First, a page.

Wednesday, September 20, 2006

George Allen: Jew, Not a Jew?

During a debate this week with his opponent, Jim Webb, George Allen was asked by reporter Peggy Fox if his mother's family was Jewish, which would make him, according to Jewish law, a Jew, even though he was raised a Christian. Allen reacted with outrage to this question. "To be getting into what religion my mother is, I don't think it's relevant," he fumed. "So I'd like to ask you, why is that relevant? My religion? Jim's religion ..." Of course, religion should have nothing whatsoever to do with a political campaign. As long as someone running for office has made it clear that they are a deeply religious God-fearing Christian (or Jew) and made at least one speech discussing how their religious faith has impacted on their values and demonstrated their opposition to taking religion out of the schools and government, then their religion should not even be raised as an issue.

But while some conservatives accused the reporter of trying to "tar Allen as Jew," others were upset that Allen seemed so angry about being called a Jew, accusing the reporter of "casting aspersions" on his character as if being Jewish were something to be ashamed of. On The Corner John Podhoretz (who happens to be a Jew) wrote, "I really don't want to be on Jewish Patrol here in the Corner, but does anybody agree with me that George Allen's response yesterday to a reporter asking him whether his grandfather Felix had been born Jewish was just...weird?" Jonah Goldberg (also a Jew) agreed that it sounded "odd" and said it "reinforces my growing misgivings about Allen as a politician."

I must admit I was surprised at first that Allen seemed so angry about being asked if he was Jewish. However, as a former Jew who converted to Christianity after seeing The Chronicles of Narnia, I can sympathize with Allen and think he should be cut some slack. It's not easy being a member of the world's most hated minority and it must have been a bit of a shock to suddenly learn the news. Apparently, Allen has tried to keep people from knowing about his Jewish roots until he could come to terms with it himself. For years his mother hid this fact from him no doubt to protect him. She never told him the reason that his grandfather was arrested by the Nazis, a fact that he has mentioned in interviews to explain why he supports the War in Iraq. He probably believed it was because his grandfather was a gypsy or a communist or gay so imagine his shock upon learning that his grandfather was arrested for being Jewish.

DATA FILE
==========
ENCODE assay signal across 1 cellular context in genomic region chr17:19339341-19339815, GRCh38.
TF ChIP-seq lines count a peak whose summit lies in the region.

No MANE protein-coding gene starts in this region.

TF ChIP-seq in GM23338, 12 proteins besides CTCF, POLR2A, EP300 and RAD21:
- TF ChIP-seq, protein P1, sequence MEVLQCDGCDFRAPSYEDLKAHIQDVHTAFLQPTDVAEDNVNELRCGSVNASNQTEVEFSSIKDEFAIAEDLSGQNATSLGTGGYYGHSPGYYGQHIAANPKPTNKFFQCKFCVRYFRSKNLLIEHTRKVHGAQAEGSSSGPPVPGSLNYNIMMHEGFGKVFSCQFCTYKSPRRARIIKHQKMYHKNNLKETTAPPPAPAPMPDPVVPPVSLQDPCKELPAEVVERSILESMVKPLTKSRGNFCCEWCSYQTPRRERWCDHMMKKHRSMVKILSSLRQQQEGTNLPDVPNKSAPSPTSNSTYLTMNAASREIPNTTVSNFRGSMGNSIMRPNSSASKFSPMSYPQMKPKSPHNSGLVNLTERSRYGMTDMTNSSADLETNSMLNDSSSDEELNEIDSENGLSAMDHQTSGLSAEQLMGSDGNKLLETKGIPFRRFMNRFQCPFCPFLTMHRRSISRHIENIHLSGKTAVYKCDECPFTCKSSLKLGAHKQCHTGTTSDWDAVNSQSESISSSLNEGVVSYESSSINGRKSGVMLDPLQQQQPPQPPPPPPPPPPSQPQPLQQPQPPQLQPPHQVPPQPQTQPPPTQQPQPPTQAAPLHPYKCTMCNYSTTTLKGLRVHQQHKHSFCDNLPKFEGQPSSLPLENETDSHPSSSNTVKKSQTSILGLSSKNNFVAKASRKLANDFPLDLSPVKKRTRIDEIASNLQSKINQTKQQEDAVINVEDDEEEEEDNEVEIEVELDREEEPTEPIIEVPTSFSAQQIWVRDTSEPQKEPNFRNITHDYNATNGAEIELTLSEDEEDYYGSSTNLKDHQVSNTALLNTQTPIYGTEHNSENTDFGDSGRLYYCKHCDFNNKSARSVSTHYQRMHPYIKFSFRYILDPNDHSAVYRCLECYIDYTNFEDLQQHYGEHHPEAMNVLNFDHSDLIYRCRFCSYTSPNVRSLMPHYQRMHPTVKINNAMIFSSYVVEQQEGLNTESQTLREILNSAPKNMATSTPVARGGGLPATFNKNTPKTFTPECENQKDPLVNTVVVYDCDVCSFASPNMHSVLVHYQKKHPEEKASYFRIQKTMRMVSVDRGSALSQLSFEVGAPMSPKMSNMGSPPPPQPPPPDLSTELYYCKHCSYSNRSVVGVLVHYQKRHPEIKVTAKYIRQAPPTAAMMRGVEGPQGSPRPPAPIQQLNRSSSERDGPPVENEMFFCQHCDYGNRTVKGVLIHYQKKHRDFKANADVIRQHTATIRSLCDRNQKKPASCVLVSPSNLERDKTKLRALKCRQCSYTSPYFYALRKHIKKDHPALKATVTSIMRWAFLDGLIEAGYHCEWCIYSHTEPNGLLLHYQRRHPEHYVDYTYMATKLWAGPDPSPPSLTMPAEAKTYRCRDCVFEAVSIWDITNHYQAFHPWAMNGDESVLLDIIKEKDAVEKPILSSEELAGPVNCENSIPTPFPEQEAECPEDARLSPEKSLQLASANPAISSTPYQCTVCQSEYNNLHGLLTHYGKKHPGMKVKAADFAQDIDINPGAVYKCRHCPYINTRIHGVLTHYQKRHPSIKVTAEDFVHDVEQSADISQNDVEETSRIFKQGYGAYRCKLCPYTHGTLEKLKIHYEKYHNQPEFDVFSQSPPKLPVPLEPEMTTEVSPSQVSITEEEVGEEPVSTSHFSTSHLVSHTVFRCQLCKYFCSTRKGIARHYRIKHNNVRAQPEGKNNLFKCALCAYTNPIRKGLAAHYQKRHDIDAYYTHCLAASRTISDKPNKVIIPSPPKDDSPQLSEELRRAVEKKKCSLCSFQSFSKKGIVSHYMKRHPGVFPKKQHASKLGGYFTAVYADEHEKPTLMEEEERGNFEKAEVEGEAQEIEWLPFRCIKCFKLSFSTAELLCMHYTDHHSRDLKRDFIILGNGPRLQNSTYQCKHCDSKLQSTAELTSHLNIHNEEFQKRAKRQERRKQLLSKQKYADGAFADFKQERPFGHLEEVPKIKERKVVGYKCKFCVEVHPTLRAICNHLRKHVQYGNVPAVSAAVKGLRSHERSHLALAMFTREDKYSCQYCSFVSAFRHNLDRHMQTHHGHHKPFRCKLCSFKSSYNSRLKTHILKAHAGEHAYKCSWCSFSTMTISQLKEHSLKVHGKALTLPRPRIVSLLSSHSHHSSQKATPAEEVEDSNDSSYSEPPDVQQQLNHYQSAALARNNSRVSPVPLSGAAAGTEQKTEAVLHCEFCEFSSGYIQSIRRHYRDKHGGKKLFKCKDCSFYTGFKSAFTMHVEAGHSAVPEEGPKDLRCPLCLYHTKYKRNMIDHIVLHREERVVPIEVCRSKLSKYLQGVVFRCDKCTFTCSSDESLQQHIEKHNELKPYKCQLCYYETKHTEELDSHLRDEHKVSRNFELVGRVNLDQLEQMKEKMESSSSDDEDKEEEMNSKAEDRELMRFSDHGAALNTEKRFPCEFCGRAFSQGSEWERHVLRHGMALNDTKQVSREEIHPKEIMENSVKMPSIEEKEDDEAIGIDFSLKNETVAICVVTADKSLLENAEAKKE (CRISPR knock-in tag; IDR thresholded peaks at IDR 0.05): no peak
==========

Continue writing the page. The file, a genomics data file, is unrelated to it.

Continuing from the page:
Perhaps Allen was upset that finding out he had Jewish ancestry so late in life would invite comparisons with John Kerry and Wesley Clark, who also learned that they had Jewish ancestors, though they didn't seem quite so angry about it. I'm sure he was probably wondering what his friends at the Council of Conservative Citizens would think, since some of them believe that Jews are "the children of Satan" and that they "control the wealth of the world." He probably thinks that his being Jewish is incompatible with his embrace of the Confederacy and that his Jewishness just emphasizes the fact that he grew up in California and not Virginia.